6Thus says the Lord, the King of Israel,
and his Redeemer, the Lord of hosts:
I am the first and I am the last;
besides me there is no god.
7Who is like me? Let them proclaim it,
let them declare and set it forth before me.
Who has announced from of old the things to come?
Let them tell us what is yet to be.
8Do not fear, or be afraid;
have I not told you from of old and declared it?
You are my witnesses!
Is there any god besides me?
There is no other rock; I know not one.
The Word of the Lord.
11Teach me your way, O Lord, and I will walk in your truth;
give me an undivided heart to revere your name.
12I will thank you, O Lord my God, with all my heart,
and glorify your name forevermore.
13For great is your love toward me;
you have delivered me from the pit of death.
14The arrogant rise up against me, O God, and a band of violent people seeks my life;
they have not set you before their eyes.
15But you, O Lord, are gracious and full of compassion,
slow to anger, and full of kindness and truth.
16Turn to me and have mercy on me;
give your strength to your servant, and save the child of your handmaid.
17Show me a sign of your favor, so that those who hate me may see it and be put to shame;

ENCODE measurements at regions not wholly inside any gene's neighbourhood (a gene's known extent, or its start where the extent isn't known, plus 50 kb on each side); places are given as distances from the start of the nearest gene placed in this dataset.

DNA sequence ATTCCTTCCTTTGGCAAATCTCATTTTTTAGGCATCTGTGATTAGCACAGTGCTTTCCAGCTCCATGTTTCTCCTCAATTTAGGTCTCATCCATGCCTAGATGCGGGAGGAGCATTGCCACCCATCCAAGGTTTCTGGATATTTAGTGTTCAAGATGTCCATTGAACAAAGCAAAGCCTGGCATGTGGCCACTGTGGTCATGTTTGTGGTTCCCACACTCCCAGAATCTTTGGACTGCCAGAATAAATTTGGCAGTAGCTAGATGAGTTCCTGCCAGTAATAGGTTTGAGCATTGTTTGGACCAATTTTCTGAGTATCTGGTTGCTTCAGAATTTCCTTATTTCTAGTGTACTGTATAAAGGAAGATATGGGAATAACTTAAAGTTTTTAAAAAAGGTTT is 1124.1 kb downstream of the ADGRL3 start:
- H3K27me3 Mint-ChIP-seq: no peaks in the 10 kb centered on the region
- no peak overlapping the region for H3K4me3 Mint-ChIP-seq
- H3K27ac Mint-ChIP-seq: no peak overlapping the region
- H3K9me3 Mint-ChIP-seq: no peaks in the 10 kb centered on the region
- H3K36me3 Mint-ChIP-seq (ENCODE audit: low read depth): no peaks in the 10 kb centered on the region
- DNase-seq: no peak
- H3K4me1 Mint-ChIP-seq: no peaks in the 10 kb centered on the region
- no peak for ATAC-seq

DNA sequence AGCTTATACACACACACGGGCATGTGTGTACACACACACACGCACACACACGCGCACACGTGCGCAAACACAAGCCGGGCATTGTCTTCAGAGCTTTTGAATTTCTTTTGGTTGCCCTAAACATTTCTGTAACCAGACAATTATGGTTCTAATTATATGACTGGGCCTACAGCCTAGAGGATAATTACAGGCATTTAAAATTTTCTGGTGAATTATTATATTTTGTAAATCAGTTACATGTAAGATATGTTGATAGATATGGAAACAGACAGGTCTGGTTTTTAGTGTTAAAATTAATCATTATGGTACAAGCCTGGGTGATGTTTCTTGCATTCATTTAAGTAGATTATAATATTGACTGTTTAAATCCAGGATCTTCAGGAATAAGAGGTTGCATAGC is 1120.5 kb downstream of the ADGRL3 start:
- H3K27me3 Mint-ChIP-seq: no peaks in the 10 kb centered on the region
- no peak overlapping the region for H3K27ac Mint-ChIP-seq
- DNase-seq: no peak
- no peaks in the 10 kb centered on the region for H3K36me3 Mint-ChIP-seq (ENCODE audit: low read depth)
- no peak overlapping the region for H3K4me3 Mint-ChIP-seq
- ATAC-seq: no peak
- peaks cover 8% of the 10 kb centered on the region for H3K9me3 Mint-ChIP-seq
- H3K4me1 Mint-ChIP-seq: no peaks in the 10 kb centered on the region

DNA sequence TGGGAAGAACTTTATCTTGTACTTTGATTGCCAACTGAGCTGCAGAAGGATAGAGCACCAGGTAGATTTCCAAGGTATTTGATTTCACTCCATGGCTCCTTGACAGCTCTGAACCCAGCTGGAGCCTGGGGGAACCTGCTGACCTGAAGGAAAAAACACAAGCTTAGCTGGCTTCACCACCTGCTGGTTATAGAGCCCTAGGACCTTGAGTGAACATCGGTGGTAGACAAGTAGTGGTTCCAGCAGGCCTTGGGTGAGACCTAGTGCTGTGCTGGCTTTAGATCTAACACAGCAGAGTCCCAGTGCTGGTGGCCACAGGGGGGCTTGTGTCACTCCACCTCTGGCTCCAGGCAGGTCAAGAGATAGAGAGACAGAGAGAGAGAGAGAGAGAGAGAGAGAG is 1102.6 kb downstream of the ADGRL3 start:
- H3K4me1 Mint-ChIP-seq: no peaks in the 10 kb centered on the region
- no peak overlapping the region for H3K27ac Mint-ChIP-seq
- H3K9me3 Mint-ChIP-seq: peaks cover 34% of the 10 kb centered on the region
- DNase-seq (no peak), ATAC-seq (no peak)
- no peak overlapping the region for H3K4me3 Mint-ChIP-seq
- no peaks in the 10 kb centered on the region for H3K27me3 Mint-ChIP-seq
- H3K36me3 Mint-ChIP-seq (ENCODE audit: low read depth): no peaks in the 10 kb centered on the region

because you, Lord, have helped me and comforted me. Amen.
12So then, brothers and sisters, we are debtors, not to the flesh, to live according to the flesh—13for if you live according to the flesh, you will die; but if by the Spirit you put to death the deeds of the body, you will live. 14For all who are led by the Spirit of God are children of God. 15For you did not receive a spirit of slavery to fall back into fear, but you have received a spirit of adoption. When we cry, “Abba! Father!” 16it is that very Spirit bearing witness with our spirit that we are children of God, 17and if children, then heirs, heirs of God and joint heirs with Christ—if, in fact, we suffer with him so that we may also be glorified with him.
18I consider that the sufferings of this present time are not worth comparing with the glory about to be revealed to us. 19For the creation waits with eager longing for the revealing of the children of God; 20for the creation was subjected to futility, not of its own will but by the will of the one who subjected it, in hope 21that the creation itself will be set free from its bondage to decay and will obtain the freedom of the glory of the children of God. 22We know that the whole creation has been groaning in labor pains until now; 23and not only the creation, but we ourselves, who have the first fruits of the Spirit, groan inwardly while we wait for adoption, the redemption of our bodies. 24For in hope we were saved. Now hope that is seen is not hope. For who hopes for what is seen? 25But if we hope for what we do not see, we wait for it with patience.